But the New Yorker had an intriguing article about the dynamics of the Democratic race. George Packer quotes Hillary Clinton as saying of Field-Marshall Montgomery that he:
was given great marks for being so brilliant and inspiring of his men, but often had a difficult time making a tough decision, often dithered about it, and claimed he needed yet more information before he could pull the trigger.A rather trite and superficial, not to mention unoriginal criticism. While Monty's deliberateness annoyed some fellow commanders, it yielded extremely strong results. The central tactical error among the Allied Forces in World War II was Eisenhower's. Following the demolition of German forces in Normandy, the German Army was in disarray, reeling from the continual onslaught of the Allies. But the Allies didn't have the supplies to advance their entire forces swiftly enough to exploit the tactical weakness of the Germans. Both Montgomery and Patton argued that Eisenhower needed to prioritize one half of the Allied Forces to plunge the sword deep into German territory. Eisenhower's dilemma was less whether it was a good idea than dealing with the political cost of necessarily choosing either a British-dominated force or an American-dominated force to give the glory of the final thrust.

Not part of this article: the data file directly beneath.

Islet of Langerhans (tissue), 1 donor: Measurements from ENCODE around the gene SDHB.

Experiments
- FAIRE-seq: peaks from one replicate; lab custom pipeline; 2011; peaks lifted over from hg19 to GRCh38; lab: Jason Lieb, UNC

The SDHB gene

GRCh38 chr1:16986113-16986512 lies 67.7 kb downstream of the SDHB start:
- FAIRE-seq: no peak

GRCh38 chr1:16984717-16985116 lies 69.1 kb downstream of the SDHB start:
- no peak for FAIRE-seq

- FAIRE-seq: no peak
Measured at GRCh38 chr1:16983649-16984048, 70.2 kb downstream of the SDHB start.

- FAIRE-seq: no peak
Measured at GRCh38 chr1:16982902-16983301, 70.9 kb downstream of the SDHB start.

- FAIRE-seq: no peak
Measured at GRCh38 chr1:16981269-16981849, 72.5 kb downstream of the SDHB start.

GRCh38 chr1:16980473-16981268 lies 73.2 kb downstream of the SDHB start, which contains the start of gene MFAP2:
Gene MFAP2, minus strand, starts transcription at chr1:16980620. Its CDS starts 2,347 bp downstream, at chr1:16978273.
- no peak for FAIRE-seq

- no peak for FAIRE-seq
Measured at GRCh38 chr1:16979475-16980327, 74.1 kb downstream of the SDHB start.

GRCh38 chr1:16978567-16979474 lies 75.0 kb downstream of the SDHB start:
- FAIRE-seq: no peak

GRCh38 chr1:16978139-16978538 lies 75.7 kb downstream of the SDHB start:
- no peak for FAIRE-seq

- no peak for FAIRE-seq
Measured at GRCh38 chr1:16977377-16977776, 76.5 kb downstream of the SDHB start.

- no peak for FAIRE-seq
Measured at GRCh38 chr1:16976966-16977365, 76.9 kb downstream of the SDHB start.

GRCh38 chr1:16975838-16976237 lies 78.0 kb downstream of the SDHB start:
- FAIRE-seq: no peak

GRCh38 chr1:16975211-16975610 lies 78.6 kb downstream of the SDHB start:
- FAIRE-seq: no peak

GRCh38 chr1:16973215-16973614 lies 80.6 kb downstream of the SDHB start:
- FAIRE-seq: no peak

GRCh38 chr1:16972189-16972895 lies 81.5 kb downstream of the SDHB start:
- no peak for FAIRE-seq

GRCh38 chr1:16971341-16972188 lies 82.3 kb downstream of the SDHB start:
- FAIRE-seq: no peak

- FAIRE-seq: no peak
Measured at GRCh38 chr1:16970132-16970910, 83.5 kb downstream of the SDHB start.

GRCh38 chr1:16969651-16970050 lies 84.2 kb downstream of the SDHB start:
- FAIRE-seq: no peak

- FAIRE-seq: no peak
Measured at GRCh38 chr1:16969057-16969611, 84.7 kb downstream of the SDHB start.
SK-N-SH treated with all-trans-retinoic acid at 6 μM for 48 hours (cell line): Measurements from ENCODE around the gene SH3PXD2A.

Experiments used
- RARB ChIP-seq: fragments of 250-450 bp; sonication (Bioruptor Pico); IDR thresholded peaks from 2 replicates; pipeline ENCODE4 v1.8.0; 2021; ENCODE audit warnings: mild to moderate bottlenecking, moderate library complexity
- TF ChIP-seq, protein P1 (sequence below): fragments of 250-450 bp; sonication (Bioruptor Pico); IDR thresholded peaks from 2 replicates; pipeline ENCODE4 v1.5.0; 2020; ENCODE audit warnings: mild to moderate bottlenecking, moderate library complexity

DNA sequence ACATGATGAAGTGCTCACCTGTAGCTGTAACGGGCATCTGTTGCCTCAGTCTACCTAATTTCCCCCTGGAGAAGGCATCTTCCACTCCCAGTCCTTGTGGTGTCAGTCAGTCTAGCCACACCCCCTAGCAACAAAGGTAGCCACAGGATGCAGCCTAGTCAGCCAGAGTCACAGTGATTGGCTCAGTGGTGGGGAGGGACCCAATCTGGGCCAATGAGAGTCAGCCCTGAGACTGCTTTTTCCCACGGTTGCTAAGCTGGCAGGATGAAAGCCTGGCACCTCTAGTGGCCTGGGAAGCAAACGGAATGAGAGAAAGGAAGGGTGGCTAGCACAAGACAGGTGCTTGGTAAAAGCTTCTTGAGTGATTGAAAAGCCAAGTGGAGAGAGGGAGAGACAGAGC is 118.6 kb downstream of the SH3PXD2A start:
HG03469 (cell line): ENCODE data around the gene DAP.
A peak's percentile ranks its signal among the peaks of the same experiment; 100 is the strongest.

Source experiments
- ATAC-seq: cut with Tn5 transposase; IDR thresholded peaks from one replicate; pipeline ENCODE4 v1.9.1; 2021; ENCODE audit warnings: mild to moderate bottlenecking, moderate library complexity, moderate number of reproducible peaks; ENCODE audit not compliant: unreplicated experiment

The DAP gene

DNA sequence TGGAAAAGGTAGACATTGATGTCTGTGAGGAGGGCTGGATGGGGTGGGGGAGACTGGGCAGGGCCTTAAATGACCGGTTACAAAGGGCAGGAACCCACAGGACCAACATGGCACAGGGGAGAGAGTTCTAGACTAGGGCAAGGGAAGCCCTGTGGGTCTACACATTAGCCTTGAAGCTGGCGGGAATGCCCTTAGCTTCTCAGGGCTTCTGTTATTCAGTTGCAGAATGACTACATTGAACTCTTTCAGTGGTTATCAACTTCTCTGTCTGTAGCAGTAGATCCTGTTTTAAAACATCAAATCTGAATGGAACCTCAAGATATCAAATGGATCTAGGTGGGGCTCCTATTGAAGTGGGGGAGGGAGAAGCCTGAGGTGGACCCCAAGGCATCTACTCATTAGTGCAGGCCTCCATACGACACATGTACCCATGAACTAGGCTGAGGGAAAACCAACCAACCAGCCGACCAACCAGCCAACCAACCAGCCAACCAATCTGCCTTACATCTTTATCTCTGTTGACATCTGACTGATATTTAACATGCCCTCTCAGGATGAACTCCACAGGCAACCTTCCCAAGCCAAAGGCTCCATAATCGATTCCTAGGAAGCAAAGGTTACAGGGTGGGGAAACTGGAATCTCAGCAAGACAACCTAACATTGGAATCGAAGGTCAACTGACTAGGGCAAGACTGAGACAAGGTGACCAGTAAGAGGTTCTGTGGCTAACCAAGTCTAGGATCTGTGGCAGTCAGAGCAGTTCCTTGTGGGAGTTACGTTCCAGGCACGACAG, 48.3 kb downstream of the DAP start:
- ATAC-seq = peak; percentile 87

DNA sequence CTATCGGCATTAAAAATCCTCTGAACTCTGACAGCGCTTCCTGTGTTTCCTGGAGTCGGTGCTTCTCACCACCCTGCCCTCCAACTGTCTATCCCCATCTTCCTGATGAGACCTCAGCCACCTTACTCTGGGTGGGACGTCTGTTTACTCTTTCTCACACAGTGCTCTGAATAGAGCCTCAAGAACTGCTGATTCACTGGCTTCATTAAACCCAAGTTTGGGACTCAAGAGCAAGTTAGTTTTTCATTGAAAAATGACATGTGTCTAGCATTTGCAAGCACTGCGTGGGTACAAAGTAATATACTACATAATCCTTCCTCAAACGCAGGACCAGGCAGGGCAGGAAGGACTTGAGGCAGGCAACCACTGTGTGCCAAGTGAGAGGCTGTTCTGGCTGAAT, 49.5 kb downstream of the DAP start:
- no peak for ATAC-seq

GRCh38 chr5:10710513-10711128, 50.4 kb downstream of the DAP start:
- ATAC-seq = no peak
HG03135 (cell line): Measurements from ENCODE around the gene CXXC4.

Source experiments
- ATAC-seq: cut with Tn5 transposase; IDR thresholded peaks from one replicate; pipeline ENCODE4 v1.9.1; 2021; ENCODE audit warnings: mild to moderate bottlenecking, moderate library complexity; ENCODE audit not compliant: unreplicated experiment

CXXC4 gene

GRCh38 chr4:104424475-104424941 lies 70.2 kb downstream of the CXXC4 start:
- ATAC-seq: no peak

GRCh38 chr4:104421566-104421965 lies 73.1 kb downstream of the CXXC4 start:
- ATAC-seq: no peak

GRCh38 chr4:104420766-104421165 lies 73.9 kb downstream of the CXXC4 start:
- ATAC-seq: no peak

As it was, however, Eisenhower refused, necessitating a slower advance, which permitted the Germans to regroup and offer stronger resistance, dragging the war into the winter of 1944-45, which gave the Germans time to launch the Ardennes counteroffensive. Eisenhower's refusal to grant the resources to dynamically advance against the Germans probably prolonged the war about six months, in which time the Red Army ran through Eastern Europe, fating Poland, Czechoslovakia, Hungary and Eastern Germany to Communist rule. All because Eisenhower "had a difficult time making a difficult decision."